Assisting and Caring for Others Providing personal assistance, medical attention, emotional support, or other personal care to others such as coworkers, customers, or patients.
Interacting With Computers Using computers and computer systems (including hardware and software) to program, write software, set up functions, enter data, or process information.
Documenting/Recording Information Entering, transcribing, recording, storing, or maintaining information in written or electronic/magnetic form.
Updating and Using Relevant Knowledge Keeping up-to-date technically and applying new knowledge to your job.
Getting Information Observing, receiving, and otherwise obtaining information from all relevant sources.
Performing for or Working Directly with the Public Performing for people or dealing directly with the public. This includes serving customers in restaurants and stores, and receiving clients or guests.
Evaluating Information to Determine Compliance with Standards Using relevant information and individual judgment to determine whether events or processes comply with laws, regulations, or standards.
Establishing and Maintaining Interpersonal Relationships Developing constructive and cooperative working relationships with others, and maintaining them over time.
AREAS OF KNOWLEDGE
Customer and Personal Service Knowledge of principles and processes for providing customer and personal services. This includes customer needs assessment, meeting quality standards for services, and evaluation of customer satisfaction.
Biology Knowledge of plant and animal organisms, their tissues, cells, functions, interdependencies, and interactions with each other and the environment.
English Language Knowledge of the structure and content of the English language including the meaning and spelling of words, rules of composition, and grammar.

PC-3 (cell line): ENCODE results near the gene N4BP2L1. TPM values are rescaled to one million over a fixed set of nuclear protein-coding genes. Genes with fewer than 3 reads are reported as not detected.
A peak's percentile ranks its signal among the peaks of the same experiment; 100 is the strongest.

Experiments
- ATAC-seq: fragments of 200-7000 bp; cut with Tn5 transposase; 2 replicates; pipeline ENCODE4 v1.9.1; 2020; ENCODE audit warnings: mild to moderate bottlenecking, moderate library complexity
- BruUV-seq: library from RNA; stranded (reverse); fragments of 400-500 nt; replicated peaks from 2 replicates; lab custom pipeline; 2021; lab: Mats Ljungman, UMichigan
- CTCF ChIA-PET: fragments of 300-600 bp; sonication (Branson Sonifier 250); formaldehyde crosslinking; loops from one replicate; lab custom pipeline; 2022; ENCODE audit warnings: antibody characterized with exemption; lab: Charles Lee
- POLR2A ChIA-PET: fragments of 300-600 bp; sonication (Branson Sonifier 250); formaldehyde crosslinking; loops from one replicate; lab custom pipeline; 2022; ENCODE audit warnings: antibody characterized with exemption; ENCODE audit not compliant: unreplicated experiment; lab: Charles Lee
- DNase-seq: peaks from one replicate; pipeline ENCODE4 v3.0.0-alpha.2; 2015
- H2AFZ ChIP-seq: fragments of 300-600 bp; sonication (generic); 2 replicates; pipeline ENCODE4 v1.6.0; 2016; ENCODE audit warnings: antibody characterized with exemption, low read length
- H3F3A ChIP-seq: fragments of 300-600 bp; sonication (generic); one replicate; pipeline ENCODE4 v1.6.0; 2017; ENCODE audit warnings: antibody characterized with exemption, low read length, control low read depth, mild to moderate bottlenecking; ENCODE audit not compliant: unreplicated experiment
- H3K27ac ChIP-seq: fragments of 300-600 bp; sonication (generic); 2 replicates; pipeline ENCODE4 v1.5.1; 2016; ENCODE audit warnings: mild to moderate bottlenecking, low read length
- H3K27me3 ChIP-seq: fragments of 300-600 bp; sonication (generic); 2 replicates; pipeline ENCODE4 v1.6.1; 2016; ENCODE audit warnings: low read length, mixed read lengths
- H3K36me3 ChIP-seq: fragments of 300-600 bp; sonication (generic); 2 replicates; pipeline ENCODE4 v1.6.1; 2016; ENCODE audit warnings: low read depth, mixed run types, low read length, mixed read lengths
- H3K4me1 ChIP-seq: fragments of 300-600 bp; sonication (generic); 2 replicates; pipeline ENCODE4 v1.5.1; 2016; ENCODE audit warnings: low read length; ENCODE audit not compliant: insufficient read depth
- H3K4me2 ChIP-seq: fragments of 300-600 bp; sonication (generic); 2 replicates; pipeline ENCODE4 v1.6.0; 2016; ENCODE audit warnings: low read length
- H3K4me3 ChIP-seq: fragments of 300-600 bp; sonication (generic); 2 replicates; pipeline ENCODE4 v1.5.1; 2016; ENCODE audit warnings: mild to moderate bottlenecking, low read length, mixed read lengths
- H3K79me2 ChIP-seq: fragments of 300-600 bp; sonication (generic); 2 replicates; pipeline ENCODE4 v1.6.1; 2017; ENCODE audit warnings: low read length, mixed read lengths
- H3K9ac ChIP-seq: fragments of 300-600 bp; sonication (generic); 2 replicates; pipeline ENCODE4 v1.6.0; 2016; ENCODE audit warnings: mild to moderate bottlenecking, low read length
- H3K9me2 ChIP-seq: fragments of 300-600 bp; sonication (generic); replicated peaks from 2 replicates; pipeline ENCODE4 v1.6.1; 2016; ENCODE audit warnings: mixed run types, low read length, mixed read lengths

Physics Knowledge and prediction of physical principles, laws, their interrelationships, and applications to understanding fluid, material, and atmospheric dynamics, and mechanical, electrical, atomic and sub- atomic structures and processes.
Medicine and Dentistry Knowledge of the information and techniques needed to diagnose and treat human injuries, diseases, and deformities. This includes symptoms, treatment alternatives, drug properties and interactions, and preventive health-care measures.
Chemistry Knowledge of the chemical composition, structure, and properties of substances and of the chemical processes and transformations that they undergo. This includes uses of chemicals and their interactions, danger signs, production techniques, and disposal methods.
Computers and Electronics Knowledge of circuit boards, processors, chips, electronic equipment, and computer hardware and software, including applications and programming.
Mathematics Knowledge of arithmetic, algebra, geometry, calculus, statistics, and their applications.
TOP SKILLS
Critical Thinking Using logic and reasoning to identify the strengths and weaknesses of alternative solutions, conclusions or approaches to problems.
Active Listening Giving full attention to what other people are saying, taking time to understand the points being made, asking questions as appropriate, and not interrupting at inappropriate times.
Speaking Talking to others to convey information effectively.
Writing Communicating effectively in writing as appropriate for the needs of the audience.
Monitoring Monitoring/Assessing performance of yourself, other individuals, or organizations to make improvements or take corrective action.
Reading Comprehension Understanding written sentences and paragraphs in work related documents.
Social Perceptiveness Being aware of others' reactions and understanding why they react as they do.
Judgment and Decision Making Considering the relative costs and benefits of potential actions to choose the most appropriate one.